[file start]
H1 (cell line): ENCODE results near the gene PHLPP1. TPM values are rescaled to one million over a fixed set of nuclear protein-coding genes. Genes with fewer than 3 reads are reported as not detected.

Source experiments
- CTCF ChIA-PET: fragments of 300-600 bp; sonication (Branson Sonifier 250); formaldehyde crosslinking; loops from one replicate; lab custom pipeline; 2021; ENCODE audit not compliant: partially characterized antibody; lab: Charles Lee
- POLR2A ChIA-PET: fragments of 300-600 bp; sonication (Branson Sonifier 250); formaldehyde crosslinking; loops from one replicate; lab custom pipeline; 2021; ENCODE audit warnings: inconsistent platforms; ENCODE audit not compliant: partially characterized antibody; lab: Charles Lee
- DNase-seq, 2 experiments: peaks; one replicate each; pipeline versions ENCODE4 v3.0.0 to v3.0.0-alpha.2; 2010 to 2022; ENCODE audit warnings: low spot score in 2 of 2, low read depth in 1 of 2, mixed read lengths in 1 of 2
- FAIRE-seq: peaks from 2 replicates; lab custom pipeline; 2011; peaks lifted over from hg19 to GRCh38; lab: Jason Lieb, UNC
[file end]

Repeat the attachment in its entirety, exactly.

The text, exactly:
H1 (cell line): ENCODE results near the gene PHLPP1. TPM values are rescaled to one million over a fixed set of nuclear protein-coding genes. Genes with fewer than 3 reads are reported as not detected.

Source experiments
- CTCF ChIA-PET: fragments of 300-600 bp; sonication (Branson Sonifier 250); formaldehyde crosslinking; loops from one replicate; lab custom pipeline; 2021; ENCODE audit not compliant: partially characterized antibody; lab: Charles Lee
- POLR2A ChIA-PET: fragments of 300-600 bp; sonication (Branson Sonifier 250); formaldehyde crosslinking; loops from one replicate; lab custom pipeline; 2021; ENCODE audit warnings: inconsistent platforms; ENCODE audit not compliant: partially characterized antibody; lab: Charles Lee
- DNase-seq, 2 experiments: peaks; one replicate each; pipeline versions ENCODE4 v3.0.0 to v3.0.0-alpha.2; 2010 to 2022; ENCODE audit warnings: low spot score in 2 of 2, low read depth in 1 of 2, mixed read lengths in 1 of 2
- FAIRE-seq: peaks from 2 replicates; lab custom pipeline; 2011; peaks lifted over from hg19 to GRCh38; lab: Jason Lieb, UNC